Monday, March 31, 2008

Cross-town traffic

As you know, I haven't posted here in ages. So, here's a quickie to tide you over.

I'm nicking this from Michael's blog. It's a photo from late February of morning traffic on the dirt road between our houses. Here's the full story.

I'm so glad I don't have to commute any more.

Wednesday, March 19, 2008

Seinfeld celeb sighting in Amandola!

Here's one to ponder: If you were to go truffle hunting in the wilds of Le Marche -- Amandola, to be precise -- which Seinfeld character would you take along? Kramer? Hell no. Jerry, George, Elaine? Nehhhh.

It's a short list, indeed.

Ok, what about J. Peterman? Ah, now you're talking. The intrepid outdoor clothing designer would surely be the perfect companion as you slide down a mucky hillside into a dense forest following over-excited hounds (possibly sporting a wine-induced hangover).

Yes, J. Peterman himself was in Amandola this fall about the same time Eric, Michael and I , accompanied by local experts, went foraging through the woods in search of the elusive Tuber magnatum pico. That's white truffle to you and me. We came up empty, but were later rewarded with a memorable feast.

And J. Peterman. Well, he writes here:

I was waiting out in the cold and humid air for a couple of minutes when an oversized and scruffy white poodle with an expert pink nose came loping toward me ahead of the local truffle hunters. Soon we were off to look for all-but-impossible-to-find white truffles, known for their sharp, distinctive peppery flavor.

(You can almost imagine actor John O'Hurley narrating this to a completely bored Elaine)

Now some setting:

This time I'm in
The Marches, the part of Italy due east of Florence. It's true that Piedmont, far to the north, is the best-known white truffle region in the world. But with more and more of the forests where these addictive tubers thrive turned into vineyards, the region is becoming more of a market for truffle buyers and sellers than a territory for hunters. I admit I'm a buyer when that's my only option. But I prefer the hunt.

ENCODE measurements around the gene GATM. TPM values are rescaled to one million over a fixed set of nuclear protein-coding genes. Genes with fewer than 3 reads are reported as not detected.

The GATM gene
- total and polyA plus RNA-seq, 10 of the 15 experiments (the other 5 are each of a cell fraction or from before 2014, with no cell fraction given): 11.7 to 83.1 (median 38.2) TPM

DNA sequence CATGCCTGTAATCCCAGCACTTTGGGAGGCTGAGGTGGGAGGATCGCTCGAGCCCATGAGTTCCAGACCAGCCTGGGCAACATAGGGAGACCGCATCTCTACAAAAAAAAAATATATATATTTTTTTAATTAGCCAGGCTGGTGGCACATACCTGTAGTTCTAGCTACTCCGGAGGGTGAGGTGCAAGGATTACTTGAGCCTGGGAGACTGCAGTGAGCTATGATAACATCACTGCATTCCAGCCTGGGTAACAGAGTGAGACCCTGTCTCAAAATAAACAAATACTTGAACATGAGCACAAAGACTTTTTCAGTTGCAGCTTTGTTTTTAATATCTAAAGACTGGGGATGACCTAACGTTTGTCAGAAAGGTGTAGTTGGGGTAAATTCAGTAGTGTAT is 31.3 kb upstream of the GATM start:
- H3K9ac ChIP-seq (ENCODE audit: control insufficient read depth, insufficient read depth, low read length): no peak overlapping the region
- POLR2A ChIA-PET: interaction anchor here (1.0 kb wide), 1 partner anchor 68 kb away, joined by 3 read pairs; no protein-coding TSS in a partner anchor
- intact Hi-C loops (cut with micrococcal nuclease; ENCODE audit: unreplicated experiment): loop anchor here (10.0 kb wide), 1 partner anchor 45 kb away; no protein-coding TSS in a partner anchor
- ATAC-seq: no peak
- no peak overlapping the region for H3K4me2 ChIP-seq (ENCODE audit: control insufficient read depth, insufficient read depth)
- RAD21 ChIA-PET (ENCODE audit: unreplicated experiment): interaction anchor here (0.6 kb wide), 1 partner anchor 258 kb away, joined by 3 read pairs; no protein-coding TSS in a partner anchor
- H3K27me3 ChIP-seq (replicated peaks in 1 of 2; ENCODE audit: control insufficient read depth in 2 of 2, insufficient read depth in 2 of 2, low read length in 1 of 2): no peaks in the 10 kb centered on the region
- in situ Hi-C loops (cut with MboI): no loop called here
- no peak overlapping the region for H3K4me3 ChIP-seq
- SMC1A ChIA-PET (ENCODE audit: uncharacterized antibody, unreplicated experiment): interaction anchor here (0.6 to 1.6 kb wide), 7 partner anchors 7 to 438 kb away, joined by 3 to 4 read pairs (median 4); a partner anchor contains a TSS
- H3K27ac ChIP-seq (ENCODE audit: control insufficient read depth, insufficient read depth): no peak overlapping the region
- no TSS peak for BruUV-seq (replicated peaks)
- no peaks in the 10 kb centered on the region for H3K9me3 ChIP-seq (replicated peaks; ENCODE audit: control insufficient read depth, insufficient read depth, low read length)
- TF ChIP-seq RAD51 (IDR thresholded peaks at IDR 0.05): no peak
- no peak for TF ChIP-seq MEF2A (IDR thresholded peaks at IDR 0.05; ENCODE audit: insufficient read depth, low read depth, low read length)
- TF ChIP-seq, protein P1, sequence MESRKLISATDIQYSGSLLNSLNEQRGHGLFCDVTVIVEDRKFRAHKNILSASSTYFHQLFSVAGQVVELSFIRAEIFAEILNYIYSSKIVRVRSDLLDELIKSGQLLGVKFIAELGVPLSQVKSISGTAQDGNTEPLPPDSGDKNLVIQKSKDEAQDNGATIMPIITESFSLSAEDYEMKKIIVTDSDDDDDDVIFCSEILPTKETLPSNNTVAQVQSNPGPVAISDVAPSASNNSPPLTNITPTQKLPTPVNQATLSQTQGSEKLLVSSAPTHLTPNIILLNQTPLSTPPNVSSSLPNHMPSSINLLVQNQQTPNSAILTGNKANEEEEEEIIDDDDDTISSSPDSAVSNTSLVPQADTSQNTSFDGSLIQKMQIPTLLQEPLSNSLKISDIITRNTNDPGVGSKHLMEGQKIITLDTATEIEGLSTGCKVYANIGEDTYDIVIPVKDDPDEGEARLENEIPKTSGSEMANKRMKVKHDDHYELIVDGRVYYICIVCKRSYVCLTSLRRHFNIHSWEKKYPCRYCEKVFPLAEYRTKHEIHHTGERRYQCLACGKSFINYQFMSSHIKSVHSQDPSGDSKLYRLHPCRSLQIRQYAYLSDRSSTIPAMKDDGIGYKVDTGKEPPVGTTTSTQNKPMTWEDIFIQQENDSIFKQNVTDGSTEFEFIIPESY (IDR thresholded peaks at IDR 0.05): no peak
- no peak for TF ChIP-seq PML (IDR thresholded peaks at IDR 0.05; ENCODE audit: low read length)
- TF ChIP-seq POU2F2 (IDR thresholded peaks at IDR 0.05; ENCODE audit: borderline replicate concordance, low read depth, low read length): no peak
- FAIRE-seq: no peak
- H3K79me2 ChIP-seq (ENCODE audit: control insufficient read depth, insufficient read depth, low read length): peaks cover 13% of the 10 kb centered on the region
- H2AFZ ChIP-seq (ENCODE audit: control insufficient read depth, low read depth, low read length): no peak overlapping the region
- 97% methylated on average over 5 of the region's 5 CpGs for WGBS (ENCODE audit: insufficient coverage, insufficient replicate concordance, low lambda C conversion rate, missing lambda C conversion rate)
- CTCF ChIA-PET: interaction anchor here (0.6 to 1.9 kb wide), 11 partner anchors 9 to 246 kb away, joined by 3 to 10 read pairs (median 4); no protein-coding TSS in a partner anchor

and how'd he fare? Being J. Peterman, eureka!

She [the dog, Dora] finds two smaller ones before we call it a day. The nearby town is called Amandola, and a few hours later it's dinnertime at one of the village's trattorie, a fire raging in the corner. Soon, the plain cooked fettuccini we ordered will arrive and we'll transform it with a few delicate shavings from our afternoon hunt. There's a bottle of the local Sangiovese on the table between us. Dora's owner ordered the wine, saying it was simple enough to get out of the way and let the truffles be the star. As if anything tonight could upstage our hard-won treasure.

And what about Eric, Michael and I? Nuthin! We'll score some next year. Promesso

A special shout out to ISB reader, Tigers fan and fellow hunter Eric. He spotted the article yesterday while on his daily giro through the celebrity gossip pages.

This just in...

Congratulations to author/journalist/ISB reader Jim Ledbetter appointed Editor this week of "Big Money", Slate's new business news site. More details here from Reuters' Ken Li. Slate picked a fine week to announce the launch of a business news site.

Tuesday, March 04, 2008

Don't want to work on Graziela's farm no more

This past weekend we were in Amandola, the first time we'd been up there since the New Year. It was another example of Marchigiani propaganda at work: crystal clear blue skies (perfect for BBQing Mario's famous ribs), a Saturday night feast at the always reliable Da Priori in Monte San Martino and some fine local wine to top it all off. By my calculations we ate cow, pig, lamb and various critters from the sea, my idea of a perfect get-away from an otherwise crazy work schedule.

We (Xtina, Lara, Stefano, 6-year-old Davide and me) also paid a Sunday morning visit to Graziela's farm to say hello to the rabbits and chickens and roosters and cows and pigeons.

I'll tell the rest in pix. Graziela took us on a brief tour of the farm to see days-old rabbits (cradled in Stefano's palm at left) and weeks-old calves (posing for a picture here at right, giving us her more flattering side). Another one of her cows is pregnant, expecting around September.

We then went on a long walk to check out the latest progress on abandoned houses being rehabilitated for new homeowners. Sant'Ippolito has plenty of case abandonatte lining the hills around the house. Some even have dirt tracks leading up to them. It sometimes takes a bit of a hike to get anywhere near these properties, but the views are spectacular and always worth the effort. Here's a view (at left) of the Sibillini National Park, a perspective I've flashed up here before. But this time, with the blue skies and the snow-peaked tops, I couldn't resist snapping another one. And finally, a view of Casa Chiocciola from down the hill at Graziela's farm (the big picture at the top of this post).